In my April 17th blog post, I reported about the baby bust based on the 2011 data, the most recent that was then available from the National Center for Health Statistics. An alternate source of birth data comes from the IRS.
The IRS now requires parents to provide Social Security numbers for all their dependent children on their tax returns. So for the last several decades, all newborns in the United States have received Social Security numbers. The applications closely track actual births based on their counts by year of birth. Although the Social Security Administration’s numbers are not identical to the complete count of births provided by the National Center for Health Statistics, they are available sooner and are an excellent indicator of birth trends.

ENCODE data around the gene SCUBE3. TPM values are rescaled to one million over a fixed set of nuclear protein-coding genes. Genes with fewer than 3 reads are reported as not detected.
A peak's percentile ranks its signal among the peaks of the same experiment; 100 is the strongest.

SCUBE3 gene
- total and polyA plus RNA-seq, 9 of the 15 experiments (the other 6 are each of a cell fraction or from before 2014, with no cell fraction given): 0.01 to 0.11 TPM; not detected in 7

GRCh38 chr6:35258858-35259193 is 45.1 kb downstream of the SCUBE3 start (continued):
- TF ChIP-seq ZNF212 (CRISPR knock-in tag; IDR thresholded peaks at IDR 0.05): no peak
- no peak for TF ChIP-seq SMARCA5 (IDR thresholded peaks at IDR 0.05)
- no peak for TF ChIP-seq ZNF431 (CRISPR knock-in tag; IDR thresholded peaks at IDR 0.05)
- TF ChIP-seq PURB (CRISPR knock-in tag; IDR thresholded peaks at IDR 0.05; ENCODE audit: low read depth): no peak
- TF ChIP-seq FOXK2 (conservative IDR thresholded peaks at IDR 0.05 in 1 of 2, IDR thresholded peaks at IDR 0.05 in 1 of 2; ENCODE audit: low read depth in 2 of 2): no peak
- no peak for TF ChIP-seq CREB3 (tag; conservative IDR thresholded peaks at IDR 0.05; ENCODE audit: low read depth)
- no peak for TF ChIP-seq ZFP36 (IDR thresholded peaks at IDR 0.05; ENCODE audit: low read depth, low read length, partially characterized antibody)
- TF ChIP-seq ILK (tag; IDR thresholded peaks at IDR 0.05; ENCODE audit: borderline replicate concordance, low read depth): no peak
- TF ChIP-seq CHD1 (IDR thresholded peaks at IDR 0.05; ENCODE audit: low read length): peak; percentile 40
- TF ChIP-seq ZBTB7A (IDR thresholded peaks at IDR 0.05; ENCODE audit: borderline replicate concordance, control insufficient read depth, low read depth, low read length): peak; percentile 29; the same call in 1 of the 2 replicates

The latest statistics just released by the IRS show that the baby bust has continued into 2012. The Social Security Administration provided 3,931,200 Social Security numbers for newborns in 2012. This was 19,502 fewer than in 2011 and 393,000 below the peak year of 2007. The baby bust is ongoing but the rate of the decline is gradually slowing.
When we examine the percentage rate change in births, it is interesting that the rate actually started declining in 2007 before the Great Recession could have had any real impact.
The question then becomes are we seeing the beginning of a long term trend where the birth rate will continue to decline slightly or basically remain flat versus the increases that we experienced over the decade between 1998 and 2007 (excluding 2001 and 2002)? Of course it could be argued that the declines in 2001 and 2002 were the result of the 2001 recession, so the declines we are currently seeing are all resulting from the Great Recession and its hangover period. Only time will tell.